New jail term for Bangladesh’s Zia angers supporters

Two co-convicts in a graft case against Bangladesh opposition leader Khaleda Zia in Dhaka look out from a prison van at the premises of a special court in Dhaka on October 29, 2018. (AFP)
Updated 29 October 2018
0

New jail term for Bangladesh’s Zia angers supporters

  • A small demonstration was held outside Zia’s Bangladesh Nationalist Party headquarters in Dhaka after the sentencing
  • Zia, arch-rival of Prime Minister Sheikh Hasina, is already serving a five-year term imposed in February

DHAKA: Bangladesh’s imprisoned opposition leader Khaleda Zia was handed another seven years in prison Monday on corruption charges her supporters say are politically motivated to prevent her running in a general election.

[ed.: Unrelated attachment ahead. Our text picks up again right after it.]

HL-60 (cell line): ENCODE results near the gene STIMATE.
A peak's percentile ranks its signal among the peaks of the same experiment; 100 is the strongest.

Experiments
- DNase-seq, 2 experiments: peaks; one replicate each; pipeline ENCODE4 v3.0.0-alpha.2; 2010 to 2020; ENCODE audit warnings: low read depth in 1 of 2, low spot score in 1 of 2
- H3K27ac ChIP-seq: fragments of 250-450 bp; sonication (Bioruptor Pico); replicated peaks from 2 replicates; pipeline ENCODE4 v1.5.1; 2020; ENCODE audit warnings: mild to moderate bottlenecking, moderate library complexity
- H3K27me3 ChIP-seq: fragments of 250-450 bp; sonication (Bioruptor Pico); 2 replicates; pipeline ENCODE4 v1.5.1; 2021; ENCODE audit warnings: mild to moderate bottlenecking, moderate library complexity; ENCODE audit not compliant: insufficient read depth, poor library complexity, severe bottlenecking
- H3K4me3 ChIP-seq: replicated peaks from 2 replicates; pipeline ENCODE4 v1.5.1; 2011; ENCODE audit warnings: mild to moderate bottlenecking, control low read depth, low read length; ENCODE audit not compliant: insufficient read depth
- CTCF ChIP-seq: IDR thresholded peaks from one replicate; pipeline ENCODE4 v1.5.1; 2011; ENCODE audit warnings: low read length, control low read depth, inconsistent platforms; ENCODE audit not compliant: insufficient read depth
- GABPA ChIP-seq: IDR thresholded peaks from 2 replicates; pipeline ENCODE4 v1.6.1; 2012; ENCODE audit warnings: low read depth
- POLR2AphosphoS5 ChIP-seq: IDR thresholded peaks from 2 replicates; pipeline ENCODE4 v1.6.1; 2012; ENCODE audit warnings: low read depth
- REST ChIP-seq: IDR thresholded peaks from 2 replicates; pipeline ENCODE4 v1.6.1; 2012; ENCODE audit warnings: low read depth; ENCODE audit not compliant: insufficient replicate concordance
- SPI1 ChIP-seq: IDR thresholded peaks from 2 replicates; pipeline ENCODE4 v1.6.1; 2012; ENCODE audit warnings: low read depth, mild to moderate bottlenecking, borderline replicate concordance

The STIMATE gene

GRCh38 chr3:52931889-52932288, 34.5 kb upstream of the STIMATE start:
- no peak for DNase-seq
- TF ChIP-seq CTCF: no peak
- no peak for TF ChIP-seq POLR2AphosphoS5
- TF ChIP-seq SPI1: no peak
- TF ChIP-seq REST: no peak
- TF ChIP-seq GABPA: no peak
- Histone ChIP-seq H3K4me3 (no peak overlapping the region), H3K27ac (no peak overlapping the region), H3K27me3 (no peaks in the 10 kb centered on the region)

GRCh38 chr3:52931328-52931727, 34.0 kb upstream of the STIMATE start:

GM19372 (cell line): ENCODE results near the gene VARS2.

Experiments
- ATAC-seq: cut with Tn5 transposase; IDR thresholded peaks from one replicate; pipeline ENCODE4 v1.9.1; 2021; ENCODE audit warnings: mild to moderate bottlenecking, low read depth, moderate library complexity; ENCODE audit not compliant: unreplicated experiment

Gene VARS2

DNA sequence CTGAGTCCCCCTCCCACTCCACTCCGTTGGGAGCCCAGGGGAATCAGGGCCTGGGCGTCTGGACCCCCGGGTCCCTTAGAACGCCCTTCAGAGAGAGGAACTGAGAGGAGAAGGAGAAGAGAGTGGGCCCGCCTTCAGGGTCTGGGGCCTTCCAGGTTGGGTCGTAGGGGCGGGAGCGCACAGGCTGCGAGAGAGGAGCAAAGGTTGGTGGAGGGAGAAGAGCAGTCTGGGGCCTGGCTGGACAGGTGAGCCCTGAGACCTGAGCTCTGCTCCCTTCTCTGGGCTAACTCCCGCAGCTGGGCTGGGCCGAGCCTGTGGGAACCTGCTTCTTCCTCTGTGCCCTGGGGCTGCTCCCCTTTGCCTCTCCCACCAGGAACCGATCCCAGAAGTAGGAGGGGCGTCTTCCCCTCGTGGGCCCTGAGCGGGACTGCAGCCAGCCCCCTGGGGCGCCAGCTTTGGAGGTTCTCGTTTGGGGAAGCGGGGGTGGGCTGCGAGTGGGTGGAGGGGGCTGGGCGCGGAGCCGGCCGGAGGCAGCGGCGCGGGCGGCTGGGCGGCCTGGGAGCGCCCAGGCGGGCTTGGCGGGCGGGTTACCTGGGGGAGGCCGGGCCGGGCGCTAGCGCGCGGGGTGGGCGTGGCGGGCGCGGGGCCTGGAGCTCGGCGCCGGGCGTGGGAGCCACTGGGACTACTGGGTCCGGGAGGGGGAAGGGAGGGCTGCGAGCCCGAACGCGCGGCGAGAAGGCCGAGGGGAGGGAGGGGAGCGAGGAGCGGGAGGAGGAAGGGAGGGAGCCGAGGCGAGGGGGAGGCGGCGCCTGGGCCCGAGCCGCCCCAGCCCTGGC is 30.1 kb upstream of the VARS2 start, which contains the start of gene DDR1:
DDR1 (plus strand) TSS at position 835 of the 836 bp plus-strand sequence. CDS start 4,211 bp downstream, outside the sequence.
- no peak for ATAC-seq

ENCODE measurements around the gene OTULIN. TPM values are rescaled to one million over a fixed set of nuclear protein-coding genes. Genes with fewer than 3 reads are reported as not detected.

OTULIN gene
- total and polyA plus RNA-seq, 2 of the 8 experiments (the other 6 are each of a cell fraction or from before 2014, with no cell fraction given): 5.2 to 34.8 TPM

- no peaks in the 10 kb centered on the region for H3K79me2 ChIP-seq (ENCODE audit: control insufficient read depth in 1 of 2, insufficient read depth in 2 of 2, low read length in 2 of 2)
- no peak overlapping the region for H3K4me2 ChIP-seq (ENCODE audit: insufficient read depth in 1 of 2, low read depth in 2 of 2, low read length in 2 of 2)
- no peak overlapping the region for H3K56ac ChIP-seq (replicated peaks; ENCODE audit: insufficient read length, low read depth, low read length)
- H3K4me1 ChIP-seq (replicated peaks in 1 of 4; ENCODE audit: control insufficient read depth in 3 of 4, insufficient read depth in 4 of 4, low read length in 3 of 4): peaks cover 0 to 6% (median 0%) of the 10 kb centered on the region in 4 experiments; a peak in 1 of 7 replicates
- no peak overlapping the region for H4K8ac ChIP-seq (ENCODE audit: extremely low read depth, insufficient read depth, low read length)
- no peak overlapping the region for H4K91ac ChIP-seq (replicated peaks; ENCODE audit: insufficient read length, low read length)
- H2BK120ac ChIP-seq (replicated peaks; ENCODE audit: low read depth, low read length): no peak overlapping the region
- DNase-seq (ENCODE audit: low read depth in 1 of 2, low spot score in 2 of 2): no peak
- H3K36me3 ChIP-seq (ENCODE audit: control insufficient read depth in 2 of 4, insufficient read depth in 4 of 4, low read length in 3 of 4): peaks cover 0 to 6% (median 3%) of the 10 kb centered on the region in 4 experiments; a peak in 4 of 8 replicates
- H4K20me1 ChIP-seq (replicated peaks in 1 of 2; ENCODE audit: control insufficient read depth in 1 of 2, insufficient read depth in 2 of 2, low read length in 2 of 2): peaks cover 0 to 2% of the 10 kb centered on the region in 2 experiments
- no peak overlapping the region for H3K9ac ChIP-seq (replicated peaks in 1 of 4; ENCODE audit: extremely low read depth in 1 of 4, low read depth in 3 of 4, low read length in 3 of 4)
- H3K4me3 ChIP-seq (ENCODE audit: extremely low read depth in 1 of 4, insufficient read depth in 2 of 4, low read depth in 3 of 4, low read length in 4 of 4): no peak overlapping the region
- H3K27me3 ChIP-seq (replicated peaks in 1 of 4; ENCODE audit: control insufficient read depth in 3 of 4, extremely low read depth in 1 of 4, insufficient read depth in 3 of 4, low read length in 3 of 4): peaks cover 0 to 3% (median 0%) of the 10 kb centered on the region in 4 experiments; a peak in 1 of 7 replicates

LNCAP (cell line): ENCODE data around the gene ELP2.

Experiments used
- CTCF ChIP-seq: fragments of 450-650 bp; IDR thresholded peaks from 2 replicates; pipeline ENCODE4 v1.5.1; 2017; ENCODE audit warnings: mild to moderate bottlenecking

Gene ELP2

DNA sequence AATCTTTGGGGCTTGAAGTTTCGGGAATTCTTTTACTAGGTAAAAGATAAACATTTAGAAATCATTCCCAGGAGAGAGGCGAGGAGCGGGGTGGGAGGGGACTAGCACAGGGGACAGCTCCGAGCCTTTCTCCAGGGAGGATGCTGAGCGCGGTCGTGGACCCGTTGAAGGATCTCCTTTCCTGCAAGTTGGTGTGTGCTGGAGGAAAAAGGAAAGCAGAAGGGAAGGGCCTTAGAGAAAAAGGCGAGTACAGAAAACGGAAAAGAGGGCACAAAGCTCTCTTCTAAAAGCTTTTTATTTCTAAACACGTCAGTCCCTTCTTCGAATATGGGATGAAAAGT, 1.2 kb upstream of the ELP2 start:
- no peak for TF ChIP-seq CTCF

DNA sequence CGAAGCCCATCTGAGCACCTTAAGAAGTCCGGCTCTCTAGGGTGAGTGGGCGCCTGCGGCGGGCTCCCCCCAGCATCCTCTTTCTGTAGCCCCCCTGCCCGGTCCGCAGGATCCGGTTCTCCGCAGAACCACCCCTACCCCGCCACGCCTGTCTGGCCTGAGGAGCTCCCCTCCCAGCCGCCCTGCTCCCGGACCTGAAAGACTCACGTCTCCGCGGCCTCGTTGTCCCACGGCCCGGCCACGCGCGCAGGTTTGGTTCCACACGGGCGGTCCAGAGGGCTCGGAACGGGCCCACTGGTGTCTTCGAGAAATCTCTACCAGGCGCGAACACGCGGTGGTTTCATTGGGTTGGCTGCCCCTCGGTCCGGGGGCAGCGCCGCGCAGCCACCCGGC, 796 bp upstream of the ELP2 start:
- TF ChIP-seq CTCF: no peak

Zia, arch-rival of Prime Minister Sheikh Hasina, is already serving a five-year term imposed in February on separate embezzlement charges.
A small demonstration was held outside Zia’s Bangladesh Nationalist Party headquarters in Dhaka after the sentencing. The opposition has vowed nationwide marches on Tuesday.
The February verdict triggered clashes between police and thousands of BNP loyalists.
In the latest case, Judge Mohammad Akhtaruzzman found the 73-year-old Zia guilty of abuse of power and embezzling 31.5 million taka ($375,000) meant for a charity.
The verdict was handed down in a temporary court inside Dhaka Central Jail where Zia is the only inmate. Her health has deteriorated in recent months and her lawyers say she needs specialist care which has been refused by the government.
The lawyers, who boycotted the verdict, have slammed the fast-track trial as “political vengeance” by Hasina, who has been accused of stifling opponents.
“The people will never accept this judgment,” BNP secretary general Fakhrul Islam Alamgir told reporters.